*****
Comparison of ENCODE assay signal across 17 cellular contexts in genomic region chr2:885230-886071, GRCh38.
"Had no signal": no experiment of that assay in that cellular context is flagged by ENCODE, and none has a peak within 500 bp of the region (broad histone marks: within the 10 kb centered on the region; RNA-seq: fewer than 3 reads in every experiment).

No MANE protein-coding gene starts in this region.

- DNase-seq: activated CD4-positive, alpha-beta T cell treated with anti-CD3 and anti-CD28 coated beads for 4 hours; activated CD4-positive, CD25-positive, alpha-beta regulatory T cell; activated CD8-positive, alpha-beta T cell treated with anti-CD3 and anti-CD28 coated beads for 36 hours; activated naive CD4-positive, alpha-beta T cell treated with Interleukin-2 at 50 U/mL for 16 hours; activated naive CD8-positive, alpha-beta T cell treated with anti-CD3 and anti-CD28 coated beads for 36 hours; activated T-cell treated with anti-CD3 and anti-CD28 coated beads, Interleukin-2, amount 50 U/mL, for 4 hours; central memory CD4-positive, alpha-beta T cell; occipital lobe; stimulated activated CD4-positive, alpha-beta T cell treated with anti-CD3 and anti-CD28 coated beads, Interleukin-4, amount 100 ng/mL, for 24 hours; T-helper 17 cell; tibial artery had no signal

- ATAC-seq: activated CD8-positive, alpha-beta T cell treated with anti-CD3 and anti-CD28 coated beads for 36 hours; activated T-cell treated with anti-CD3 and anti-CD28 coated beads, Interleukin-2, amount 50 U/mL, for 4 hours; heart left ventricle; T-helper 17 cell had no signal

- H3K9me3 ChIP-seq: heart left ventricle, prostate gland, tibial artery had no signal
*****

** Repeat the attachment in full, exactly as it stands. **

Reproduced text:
Comparison of ENCODE assay signal across 17 cellular contexts in genomic region chr2:885230-886071, GRCh38.
"Had no signal": no experiment of that assay in that cellular context is flagged by ENCODE, and none has a peak within 500 bp of the region (broad histone marks: within the 10 kb centered on the region; RNA-seq: fewer than 3 reads in every experiment).

No MANE protein-coding gene starts in this region.

- DNase-seq: activated CD4-positive, alpha-beta T cell treated with anti-CD3 and anti-CD28 coated beads for 4 hours; activated CD4-positive, CD25-positive, alpha-beta regulatory T cell; activated CD8-positive, alpha-beta T cell treated with anti-CD3 and anti-CD28 coated beads for 36 hours; activated naive CD4-positive, alpha-beta T cell treated with Interleukin-2 at 50 U/mL for 16 hours; activated naive CD8-positive, alpha-beta T cell treated with anti-CD3 and anti-CD28 coated beads for 36 hours; activated T-cell treated with anti-CD3 and anti-CD28 coated beads, Interleukin-2, amount 50 U/mL, for 4 hours; central memory CD4-positive, alpha-beta T cell; occipital lobe; stimulated activated CD4-positive, alpha-beta T cell treated with anti-CD3 and anti-CD28 coated beads, Interleukin-4, amount 100 ng/mL, for 24 hours; T-helper 17 cell; tibial artery had no signal

- ATAC-seq: activated CD8-positive, alpha-beta T cell treated with anti-CD3 and anti-CD28 coated beads for 36 hours; activated T-cell treated with anti-CD3 and anti-CD28 coated beads, Interleukin-2, amount 50 U/mL, for 4 hours; heart left ventricle; T-helper 17 cell had no signal

- H3K9me3 ChIP-seq: heart left ventricle, prostate gland, tibial artery had no signal